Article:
Microsoft Embraces Machinima

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While the news of its $6 billion purchase of aQuantive will surely be toplining today's trades, Microsoft has also recently unveiled a highly immersive digital effort that merits a fraction of the spotlight. To promote its new Visual Studio rollout, the Redmond, WA giant enlisted McCann Worldgroup (along with production company Exopolis) to design a developer-friendly gaming world that adopts the burgeoning machinima technique. The virtual filmmaking method involves custom dialogue and audio coated on top of captured videogame footage, and is the centerpiece of this Microsoft microsite.

But for McCann, the objective was not just to showcase cool footage (actually based on the Xbox game Fable: The Lost Chapters) to sell a product, but to highlight how gaming is a metaphor for the daily challenges facing developers and backend coders. "They like to build stuff and they like to interact, says John McNeil, EVP/Executive Creative Director for McCann Worldgroup San Francisco. "It's a culture of science fiction and gaming. What we thought was really great when we all sat down to talk about this new campaign, [there] was a broader understanding of who developers were and what kind of stuff they were interested in. We really tried to get a deeper, richer understanding of who the target was and then just shape creative around the kind of stuff they'd be in to."

What they were into was music and above all, gaming. As a result, the site itself is a well-rendered landscape filled with shooting robots, forestry, dark castles, and appropriately enough, a virtual desktop computer and torch-lit conference room. Visitors can wander the vast terrain, watch up to nine amusing spots that feature characters taking on real-world office issues like troubleshooting, and then ultimately create their own machinima on the site and vote for favorites.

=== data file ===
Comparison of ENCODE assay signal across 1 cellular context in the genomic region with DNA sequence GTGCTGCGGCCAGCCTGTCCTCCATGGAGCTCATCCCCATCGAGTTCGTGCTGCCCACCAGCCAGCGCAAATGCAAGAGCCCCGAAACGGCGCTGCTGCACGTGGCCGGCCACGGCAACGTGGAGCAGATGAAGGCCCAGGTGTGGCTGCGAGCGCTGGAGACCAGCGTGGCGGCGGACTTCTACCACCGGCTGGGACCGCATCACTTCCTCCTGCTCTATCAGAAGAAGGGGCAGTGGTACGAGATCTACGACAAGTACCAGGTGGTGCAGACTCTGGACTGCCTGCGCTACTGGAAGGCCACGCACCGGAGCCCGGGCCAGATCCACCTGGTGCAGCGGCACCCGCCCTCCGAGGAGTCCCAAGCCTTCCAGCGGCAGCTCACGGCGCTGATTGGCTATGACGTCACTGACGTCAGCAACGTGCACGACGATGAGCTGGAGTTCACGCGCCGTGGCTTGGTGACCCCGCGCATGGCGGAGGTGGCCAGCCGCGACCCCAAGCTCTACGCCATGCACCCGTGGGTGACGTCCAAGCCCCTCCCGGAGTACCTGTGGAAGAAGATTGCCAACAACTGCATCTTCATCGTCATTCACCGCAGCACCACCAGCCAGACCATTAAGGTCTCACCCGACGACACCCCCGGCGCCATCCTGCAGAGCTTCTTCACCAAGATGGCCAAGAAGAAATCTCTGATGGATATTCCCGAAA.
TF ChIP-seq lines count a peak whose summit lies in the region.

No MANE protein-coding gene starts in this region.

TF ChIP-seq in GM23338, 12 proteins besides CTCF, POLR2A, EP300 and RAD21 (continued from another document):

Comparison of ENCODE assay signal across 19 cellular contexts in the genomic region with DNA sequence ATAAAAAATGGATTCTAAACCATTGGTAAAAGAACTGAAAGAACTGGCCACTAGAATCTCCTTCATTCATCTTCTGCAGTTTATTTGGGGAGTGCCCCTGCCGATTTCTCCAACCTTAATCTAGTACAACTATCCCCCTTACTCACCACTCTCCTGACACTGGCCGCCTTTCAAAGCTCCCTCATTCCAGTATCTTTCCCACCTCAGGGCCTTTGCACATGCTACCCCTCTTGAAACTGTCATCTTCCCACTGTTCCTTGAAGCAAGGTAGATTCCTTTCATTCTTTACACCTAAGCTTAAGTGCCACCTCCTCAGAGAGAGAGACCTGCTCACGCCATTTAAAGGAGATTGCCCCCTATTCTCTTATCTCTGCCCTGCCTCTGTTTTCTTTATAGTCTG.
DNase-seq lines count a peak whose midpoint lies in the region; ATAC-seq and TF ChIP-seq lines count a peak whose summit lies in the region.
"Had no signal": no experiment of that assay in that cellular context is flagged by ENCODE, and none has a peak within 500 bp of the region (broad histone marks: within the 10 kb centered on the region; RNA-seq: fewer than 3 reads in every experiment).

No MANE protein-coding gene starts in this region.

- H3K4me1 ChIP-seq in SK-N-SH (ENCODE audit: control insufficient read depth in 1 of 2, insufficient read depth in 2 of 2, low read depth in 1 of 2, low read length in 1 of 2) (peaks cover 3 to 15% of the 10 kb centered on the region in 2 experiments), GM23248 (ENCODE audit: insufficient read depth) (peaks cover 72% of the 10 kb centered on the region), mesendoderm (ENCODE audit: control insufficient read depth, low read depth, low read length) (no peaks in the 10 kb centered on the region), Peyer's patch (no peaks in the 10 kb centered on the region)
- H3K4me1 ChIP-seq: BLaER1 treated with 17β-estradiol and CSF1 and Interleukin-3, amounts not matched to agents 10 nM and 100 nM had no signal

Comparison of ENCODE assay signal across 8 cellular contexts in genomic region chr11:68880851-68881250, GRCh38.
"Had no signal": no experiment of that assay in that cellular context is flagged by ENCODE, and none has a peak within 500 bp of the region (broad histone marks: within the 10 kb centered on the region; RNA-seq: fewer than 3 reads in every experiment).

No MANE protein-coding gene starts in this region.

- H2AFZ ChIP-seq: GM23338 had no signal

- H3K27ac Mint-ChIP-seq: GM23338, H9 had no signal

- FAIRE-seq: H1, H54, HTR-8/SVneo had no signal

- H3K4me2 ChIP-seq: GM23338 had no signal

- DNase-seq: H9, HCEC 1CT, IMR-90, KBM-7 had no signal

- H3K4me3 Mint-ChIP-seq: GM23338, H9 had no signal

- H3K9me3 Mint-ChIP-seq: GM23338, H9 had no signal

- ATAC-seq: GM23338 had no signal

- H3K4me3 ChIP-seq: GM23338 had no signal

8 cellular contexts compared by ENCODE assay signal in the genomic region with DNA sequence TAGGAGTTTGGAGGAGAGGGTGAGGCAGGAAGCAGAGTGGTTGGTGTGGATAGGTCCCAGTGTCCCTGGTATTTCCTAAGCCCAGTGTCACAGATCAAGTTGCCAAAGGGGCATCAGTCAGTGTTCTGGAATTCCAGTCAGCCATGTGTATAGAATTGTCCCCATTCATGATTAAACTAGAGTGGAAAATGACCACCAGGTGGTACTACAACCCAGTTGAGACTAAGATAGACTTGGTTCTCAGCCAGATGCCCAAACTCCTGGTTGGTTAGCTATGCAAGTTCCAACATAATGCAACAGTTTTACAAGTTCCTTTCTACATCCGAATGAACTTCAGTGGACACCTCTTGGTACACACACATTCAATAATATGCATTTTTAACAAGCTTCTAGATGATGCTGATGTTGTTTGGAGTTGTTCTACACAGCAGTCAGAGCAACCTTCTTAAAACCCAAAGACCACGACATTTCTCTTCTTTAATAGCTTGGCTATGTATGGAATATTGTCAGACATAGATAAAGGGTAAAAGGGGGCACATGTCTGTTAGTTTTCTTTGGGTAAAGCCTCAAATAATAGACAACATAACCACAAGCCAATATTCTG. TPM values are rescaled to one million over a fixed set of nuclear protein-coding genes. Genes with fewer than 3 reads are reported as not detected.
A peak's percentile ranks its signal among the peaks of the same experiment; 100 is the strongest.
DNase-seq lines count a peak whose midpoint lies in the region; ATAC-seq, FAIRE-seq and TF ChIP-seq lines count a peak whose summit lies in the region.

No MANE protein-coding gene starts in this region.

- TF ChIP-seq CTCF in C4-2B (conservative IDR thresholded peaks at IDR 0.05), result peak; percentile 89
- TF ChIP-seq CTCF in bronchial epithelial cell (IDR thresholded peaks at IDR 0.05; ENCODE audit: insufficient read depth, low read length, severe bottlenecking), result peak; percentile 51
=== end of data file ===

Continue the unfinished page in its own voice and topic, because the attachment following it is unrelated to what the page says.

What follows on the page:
For McCann, a ton of research and feedback from blogs and creatives yielded this highly conceptual highlight of the developer's life. "What was cool to me was having this core notion that there's a real culture here—and it's not a boring culture," McNeil adds. "We could throw all kinds of insider experiences and different reference points against that notion of the developer as a gaming character, the developer as a hero. That's actually the nature of machinima. It was started by guys who were playing Halo all day. Suddenly, they got so into that notion of wearing a headset and having these dialogues."

The site tells a story, according the McCann team, which is planning to expand upon its initial creation. "It's a very unique narrative and to build on that was really logical," McNeil explains. "I love the user-generated nature of it. It's so phenomenally interesting to me that we can create an environment that really is about talking software and selling this kind of stuff. But we're doing it in a way that's really immersive that you don't want to put down."
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